• Danielle Jason

          Unfortunately, that is not the case. Each brand and unit is different. Not only that, how you use, store, and maintain a concentrator will affect it's lifespan. You will also need to take into account your location, climate, and altitude. We suggest contacting our support department to work through these in-depth and personal questions with a dedicated representative.

  • Dave Fagen

    You said above, “... concentrator should no longer be used after the oxygen purity goes below 80% on the dosage setting that you use.
    How do I as a user detect the purity level?
    I have an Inogen One G2(old model), a G4, and an Airsep Focus. Don’t use constantly, but try to give each unit some run time each week...just to keep em functional.

    • Danielle Jason

      Thank you for your comment, Dave. If your concentrator drips below 80% purity your machine will alert you. Depending on the brand and unit, this will be an alarm or a message appearing on your screen indicating something to the effect of "low oxygen" or "low purity."

  • Hollyanne

    Will the oxygen level go back up once it has been serviced? Or is it that once it drops down to below 80% it can not go back to it's previous levels even after servicing.

    • Danielle Jason

      Thank you for your comment, Hollyanne. When sending your unit in for service, especially for a specific issue such as low oxygen purity, the manufacturer would do their best to remedy the situation. Depending on your remaining warranty, if they are unable to fix this issue and the issue was not user initiated, they would potentially replace your unit. Feel free to give our Service Department a call at 877-303-9289 if you'd like to know more.

  • Sarita Kaushal

    Hi I m Sarita Kaushal from Shimla HP India. My mother who is suffering from COPD. Have a problem in breathing She is taking oxygen through oxygen concentrator. I want to know the best concentrator and pls guide me about concentrator how long it will work after doing continues service. What is the permanent solution of this disease patient will use it regular for the full span of life. Lung transplant is permanent solution. My mother is 62 years old she is using concentrator from the last five years this is third concentrator we are using Coz here only 10000 times concentrator will work after service after that it is unable to give oxygen I worried for my mom she turns blue and cant breathe We are living in remote area there is issue of electricity too. What to do Pls guide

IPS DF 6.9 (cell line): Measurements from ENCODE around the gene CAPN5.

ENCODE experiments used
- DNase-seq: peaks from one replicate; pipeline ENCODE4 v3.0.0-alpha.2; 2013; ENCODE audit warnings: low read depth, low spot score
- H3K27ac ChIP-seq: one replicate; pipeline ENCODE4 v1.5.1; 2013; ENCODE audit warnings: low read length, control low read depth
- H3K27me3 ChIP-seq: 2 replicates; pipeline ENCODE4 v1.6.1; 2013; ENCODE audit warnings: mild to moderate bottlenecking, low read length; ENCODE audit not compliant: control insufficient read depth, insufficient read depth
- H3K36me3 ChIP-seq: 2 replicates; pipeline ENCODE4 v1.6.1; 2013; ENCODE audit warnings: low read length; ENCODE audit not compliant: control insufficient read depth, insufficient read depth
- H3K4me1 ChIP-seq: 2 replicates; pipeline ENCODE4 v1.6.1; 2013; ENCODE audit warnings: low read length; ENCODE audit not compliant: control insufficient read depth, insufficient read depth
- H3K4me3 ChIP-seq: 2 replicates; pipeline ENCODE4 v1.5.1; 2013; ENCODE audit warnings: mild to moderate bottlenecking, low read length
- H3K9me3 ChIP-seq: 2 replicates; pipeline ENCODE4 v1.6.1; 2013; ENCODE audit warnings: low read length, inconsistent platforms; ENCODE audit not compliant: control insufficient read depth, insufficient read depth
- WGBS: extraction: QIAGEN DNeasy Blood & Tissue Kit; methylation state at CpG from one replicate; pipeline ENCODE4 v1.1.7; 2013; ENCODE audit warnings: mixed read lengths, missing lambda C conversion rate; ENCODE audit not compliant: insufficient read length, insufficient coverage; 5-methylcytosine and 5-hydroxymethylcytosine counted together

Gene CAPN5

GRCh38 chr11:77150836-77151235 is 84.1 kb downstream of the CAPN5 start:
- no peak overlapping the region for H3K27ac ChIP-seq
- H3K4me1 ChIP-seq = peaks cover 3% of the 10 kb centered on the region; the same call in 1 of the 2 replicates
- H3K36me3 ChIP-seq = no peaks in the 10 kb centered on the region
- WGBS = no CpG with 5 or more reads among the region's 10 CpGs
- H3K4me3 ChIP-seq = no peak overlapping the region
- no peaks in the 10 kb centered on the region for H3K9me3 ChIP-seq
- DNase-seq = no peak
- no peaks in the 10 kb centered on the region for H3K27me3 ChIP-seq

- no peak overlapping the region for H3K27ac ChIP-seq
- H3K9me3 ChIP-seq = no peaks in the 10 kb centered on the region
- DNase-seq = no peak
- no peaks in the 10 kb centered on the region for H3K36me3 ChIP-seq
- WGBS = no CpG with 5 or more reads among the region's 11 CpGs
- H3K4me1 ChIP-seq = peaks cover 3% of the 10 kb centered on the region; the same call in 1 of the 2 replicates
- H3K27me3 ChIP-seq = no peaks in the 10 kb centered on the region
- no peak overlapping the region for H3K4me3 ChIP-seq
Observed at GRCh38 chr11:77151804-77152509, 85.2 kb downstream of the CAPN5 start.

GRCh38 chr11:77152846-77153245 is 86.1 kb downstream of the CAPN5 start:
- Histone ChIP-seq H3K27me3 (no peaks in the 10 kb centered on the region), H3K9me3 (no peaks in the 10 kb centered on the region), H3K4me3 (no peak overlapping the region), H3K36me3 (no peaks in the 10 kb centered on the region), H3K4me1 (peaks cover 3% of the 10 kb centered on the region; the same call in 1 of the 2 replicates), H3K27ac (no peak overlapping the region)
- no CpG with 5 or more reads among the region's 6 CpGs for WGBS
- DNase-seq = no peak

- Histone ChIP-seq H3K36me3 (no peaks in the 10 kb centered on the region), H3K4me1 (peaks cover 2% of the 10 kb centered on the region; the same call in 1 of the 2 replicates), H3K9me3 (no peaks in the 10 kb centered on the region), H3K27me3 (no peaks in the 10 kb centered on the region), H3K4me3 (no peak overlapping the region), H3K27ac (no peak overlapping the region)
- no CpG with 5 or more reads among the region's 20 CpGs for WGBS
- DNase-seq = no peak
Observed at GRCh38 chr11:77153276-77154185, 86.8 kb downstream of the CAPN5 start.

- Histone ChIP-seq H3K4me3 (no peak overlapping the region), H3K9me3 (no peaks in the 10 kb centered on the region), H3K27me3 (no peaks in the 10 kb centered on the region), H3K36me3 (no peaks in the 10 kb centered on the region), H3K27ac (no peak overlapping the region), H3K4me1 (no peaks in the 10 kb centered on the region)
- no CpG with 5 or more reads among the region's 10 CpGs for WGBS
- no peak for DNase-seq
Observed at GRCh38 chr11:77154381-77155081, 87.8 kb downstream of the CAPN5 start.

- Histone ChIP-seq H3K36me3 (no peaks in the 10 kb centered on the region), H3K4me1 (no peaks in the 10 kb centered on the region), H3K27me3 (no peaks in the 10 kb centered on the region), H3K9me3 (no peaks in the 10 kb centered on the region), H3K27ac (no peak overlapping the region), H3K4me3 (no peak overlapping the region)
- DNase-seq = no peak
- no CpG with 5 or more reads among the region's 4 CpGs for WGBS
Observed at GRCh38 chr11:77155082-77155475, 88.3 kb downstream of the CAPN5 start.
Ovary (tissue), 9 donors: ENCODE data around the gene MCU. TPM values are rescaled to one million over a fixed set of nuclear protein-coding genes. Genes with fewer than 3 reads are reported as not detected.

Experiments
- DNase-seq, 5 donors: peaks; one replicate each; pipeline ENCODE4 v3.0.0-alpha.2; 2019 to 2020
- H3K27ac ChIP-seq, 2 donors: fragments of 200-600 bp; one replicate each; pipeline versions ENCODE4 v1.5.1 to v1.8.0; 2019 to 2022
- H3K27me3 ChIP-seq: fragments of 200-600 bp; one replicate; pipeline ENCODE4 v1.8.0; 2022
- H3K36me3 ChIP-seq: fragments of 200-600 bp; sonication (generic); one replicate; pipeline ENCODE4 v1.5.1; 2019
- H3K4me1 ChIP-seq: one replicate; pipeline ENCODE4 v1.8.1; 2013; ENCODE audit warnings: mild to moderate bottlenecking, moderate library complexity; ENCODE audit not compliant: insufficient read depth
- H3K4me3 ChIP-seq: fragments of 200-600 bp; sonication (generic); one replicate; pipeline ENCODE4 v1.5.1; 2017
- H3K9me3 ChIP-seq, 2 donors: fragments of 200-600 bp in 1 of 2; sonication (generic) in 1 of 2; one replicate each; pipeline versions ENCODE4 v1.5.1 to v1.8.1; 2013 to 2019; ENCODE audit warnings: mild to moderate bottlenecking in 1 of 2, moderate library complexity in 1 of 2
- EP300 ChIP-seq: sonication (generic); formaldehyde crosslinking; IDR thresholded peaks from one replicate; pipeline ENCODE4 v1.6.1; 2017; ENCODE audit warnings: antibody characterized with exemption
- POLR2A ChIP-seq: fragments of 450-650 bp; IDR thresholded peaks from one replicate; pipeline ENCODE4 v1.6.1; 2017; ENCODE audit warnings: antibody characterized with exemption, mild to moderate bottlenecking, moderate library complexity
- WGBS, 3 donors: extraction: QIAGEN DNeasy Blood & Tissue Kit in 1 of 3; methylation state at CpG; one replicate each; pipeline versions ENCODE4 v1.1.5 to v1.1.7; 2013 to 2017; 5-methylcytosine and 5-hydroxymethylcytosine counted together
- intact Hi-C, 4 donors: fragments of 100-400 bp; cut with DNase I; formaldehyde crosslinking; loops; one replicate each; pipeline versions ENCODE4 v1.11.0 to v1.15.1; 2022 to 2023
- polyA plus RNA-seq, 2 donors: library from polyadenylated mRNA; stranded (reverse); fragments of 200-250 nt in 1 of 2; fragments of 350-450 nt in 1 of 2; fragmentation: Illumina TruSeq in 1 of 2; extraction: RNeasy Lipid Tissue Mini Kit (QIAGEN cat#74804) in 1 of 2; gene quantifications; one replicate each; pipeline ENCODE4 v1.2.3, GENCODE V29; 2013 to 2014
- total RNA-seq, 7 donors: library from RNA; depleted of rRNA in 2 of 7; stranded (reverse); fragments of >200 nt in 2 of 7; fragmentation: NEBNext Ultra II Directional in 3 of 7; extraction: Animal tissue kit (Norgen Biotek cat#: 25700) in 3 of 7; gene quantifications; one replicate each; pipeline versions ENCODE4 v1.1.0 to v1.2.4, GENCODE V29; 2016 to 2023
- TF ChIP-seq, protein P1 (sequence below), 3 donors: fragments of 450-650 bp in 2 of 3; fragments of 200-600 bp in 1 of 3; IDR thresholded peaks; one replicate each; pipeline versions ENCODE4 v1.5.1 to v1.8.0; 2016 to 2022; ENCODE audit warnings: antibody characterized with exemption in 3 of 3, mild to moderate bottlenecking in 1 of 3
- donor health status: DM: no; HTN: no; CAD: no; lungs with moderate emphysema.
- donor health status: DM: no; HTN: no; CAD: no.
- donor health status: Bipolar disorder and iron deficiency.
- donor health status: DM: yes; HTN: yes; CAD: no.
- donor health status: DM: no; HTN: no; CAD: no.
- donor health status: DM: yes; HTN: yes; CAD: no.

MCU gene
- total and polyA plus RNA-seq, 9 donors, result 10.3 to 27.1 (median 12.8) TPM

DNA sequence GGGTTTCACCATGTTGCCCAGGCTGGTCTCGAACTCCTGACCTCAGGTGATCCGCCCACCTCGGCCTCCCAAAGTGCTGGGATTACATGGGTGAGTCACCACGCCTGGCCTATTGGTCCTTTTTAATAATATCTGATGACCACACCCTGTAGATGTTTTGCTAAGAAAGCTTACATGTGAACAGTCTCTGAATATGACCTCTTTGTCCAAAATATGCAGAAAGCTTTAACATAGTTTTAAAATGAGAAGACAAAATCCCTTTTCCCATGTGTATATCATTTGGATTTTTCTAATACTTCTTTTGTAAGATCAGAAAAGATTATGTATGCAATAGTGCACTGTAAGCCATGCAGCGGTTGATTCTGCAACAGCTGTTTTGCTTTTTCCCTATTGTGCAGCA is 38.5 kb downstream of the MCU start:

Sarita Kaushal

    • Danielle Jason

      Thank you for your inquiry, Sarita. I have passed along your information to a specialist who will reach out regarding your question.

    • Gene

      This is a reply to Sarita though my reply may be helpful to others. I myself live out in the country where power is not always reliable. To compensate I have two large deep cycle batteries that I have hooked up to a Pulsetech charger/maintainer (this brand prevents sulfer battery buildup over the years) when power is out a "pure sine wave" power inverter (pure sine wave is important as a modified sine wave inverter will damage a oxygen concentrator) keeps me going running an extension cord to the concentrator from the inverter (an inverter takes the 12 volts from the deep cycle battery and turns it into 110 AC that the oxygen concentrator can use). These batteries will keep the concentrator going a little over four days with my setup. I also bought some cheap harbor freight solar panels in case power went out longer. However to date have never had to use them as power came back and recharged from wall. Batteries + Pulsetech charger + pure sine wave inverter ran me about $600 off eBay. But worth the peace of mind!